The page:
Having both typical branches,
master with A and B files and later create
devand maybe modify B but,
mastermight look like
How can I achieve this?
git reset or
git revert help me solve it?
Do the merge with
--no-commit. Once the automatic part of the merge is finished, git stops (the same way it would if it cannot complete the merge itself) and you may now alter the merge result in whatever way you like, including checking out the desired version of file A:
git checkout branch -- A
git checkout --ours -- A
Once the tree has been adjusted to your satisfaction (if you have automated tests, use them!),
git add if needed, and
git commit the result to complete the merge.
(You can automate some or all of this, if you like.)
Edit to add example. Let's say you want to merge
master, but keep
master's version of
xyz.html. (I removed
xyz.html in branch
dev. I also added file
foo, and made no other changes.) Let's also use
--no-ff to force a real merge. (Otherwise git may be able to do a fast-forward merge, if branch
dev is exclusively ahead of
master. In this case our
--no-commit has no effect, since git won't attempt a commit anyway.)
$ git checkout master Switched to branch 'master' $ git merge --no-ff --no-commit dev Removing xyz.html Automatic merge went well; stopped before committing as requested $ git checkout master -- xyz.html
(You can check out any particular version of
xyz.html: the above just gets the version from the tip of branch
master. Since you are actually on branch
master there are many other ways to spell this; that's just the most explicit I could think of.)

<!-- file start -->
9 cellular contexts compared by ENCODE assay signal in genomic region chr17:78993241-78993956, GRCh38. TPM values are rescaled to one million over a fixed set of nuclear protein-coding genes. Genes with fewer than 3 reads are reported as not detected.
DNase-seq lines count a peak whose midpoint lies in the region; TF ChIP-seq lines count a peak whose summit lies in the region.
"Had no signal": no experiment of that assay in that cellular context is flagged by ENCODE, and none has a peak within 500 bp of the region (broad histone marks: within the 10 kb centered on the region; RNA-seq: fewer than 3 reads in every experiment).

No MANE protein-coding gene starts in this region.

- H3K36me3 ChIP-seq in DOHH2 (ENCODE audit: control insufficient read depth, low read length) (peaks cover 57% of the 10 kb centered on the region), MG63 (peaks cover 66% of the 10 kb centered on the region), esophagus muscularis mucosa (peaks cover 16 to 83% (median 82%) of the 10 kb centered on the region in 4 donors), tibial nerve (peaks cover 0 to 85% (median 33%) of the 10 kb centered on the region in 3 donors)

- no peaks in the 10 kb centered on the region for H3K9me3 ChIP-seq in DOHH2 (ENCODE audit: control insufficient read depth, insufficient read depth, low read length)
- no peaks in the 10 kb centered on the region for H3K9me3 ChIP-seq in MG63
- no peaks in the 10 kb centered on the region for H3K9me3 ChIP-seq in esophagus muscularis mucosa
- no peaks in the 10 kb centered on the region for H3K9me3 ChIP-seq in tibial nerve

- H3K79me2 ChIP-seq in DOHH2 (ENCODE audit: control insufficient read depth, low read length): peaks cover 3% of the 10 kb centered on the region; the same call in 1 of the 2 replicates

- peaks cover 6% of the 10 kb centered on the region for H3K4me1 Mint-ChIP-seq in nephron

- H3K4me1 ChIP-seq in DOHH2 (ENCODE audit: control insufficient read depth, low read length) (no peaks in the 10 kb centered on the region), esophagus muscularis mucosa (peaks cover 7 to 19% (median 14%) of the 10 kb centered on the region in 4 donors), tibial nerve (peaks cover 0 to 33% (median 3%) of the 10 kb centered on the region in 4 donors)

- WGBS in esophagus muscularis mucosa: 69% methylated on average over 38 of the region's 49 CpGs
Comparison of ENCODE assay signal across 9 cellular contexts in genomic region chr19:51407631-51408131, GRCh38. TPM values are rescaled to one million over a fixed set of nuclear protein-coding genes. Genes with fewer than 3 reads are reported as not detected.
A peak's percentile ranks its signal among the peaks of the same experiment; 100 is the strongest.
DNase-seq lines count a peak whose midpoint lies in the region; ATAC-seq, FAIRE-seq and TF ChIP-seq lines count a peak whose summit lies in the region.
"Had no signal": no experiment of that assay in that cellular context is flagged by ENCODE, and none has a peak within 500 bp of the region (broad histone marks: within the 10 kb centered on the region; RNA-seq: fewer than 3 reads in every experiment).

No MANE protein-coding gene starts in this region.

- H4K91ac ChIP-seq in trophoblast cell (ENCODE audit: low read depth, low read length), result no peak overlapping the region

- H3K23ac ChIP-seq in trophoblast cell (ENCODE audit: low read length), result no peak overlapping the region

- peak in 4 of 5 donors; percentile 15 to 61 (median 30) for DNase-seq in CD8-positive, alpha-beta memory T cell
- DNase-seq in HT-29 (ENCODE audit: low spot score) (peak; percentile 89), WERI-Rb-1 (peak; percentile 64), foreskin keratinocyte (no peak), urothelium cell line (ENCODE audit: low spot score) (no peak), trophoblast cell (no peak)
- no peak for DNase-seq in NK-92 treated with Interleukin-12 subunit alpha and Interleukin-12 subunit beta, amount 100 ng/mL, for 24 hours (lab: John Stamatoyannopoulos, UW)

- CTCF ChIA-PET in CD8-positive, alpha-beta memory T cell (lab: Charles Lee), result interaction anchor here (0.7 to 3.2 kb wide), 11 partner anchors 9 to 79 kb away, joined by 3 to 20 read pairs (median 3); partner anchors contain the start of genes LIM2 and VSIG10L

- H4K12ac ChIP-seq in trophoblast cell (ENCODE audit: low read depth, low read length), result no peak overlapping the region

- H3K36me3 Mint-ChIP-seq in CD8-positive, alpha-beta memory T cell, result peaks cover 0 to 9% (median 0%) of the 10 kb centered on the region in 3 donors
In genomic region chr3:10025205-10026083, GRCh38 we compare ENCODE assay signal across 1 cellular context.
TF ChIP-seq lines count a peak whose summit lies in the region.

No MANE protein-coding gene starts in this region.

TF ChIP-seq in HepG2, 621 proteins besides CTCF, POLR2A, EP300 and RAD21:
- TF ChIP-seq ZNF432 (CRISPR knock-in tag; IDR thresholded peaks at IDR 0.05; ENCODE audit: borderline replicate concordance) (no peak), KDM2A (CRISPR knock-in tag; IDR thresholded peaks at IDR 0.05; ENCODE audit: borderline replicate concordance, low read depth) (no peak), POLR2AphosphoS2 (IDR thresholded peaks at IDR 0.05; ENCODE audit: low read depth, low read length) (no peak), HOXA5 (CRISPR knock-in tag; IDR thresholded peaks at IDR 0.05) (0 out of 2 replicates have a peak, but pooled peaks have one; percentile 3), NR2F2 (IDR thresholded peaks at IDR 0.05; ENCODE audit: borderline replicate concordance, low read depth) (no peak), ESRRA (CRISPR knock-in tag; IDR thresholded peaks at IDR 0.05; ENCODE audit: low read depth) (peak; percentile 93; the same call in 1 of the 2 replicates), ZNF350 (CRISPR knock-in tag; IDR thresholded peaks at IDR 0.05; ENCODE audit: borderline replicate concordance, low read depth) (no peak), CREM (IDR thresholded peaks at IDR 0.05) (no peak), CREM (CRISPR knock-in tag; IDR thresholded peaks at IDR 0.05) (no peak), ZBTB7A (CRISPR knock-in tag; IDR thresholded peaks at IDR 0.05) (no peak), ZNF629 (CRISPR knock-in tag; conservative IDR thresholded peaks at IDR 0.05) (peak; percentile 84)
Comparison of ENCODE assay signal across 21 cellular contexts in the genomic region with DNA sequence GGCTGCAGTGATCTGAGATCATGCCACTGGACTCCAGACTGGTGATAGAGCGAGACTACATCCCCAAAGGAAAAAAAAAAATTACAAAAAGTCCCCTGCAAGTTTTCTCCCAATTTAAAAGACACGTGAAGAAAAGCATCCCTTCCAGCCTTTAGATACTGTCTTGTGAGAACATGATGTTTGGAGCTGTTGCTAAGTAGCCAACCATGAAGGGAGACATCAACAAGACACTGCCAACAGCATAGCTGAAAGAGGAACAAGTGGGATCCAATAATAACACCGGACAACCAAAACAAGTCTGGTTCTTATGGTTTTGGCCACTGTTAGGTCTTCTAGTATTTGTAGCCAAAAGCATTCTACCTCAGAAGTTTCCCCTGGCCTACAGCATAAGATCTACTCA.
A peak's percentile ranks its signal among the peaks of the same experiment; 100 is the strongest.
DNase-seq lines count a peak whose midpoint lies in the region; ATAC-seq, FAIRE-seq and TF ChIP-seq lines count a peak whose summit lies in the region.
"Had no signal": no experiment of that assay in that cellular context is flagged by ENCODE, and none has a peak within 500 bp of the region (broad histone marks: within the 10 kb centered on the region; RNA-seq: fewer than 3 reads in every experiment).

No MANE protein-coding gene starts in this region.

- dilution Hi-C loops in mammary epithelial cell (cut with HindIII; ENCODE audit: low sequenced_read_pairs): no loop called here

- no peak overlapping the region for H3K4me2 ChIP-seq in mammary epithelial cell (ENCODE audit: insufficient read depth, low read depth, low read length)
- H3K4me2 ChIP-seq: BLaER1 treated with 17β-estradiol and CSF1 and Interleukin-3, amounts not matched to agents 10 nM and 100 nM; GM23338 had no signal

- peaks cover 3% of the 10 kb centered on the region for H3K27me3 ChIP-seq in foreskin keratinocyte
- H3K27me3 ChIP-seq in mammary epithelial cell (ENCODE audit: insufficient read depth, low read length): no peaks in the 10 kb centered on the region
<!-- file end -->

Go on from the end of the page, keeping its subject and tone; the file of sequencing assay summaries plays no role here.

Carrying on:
$ git status On branch master All conflicts fixed but you are still merging. (use "git commit" to conclude merge) Changes to be committed: new file: foo $ git commit
(at this point the editor opens, as with any other commit; writing out the file and exiting produces)
[master 9746054] Merge branch 'dev' $
Several ways how to do this:
I. Assuming the file version you wish to keep on master is commited.
git checkout dev git add -u <--- add tracked files to the commit git commit -m "my commit" <--- the new commit git push <--- by default: to origin, but you may explicitly choose git checkout master git log <--- check the last commit's hash git pull dev <--- either clean, or merge required git checkout <hash> file/to/restore <--- get the master's version of the file
II. Create patches of the dev's commits and manually edit them.
git format-patch -<how_many> <sha> <--- note: <sha> is literally there, // send the patches to server, e.g. scp // edit the patches, e.g. gedit 0001blabla.patch git am <patch> <-- apply the patch
III. Create commits on dev excluding the change to the file, push the commits to master. Then create a commit on dev actually changing the file. As a result, commits on master are a subset of dev's.
There are probably tons of other too.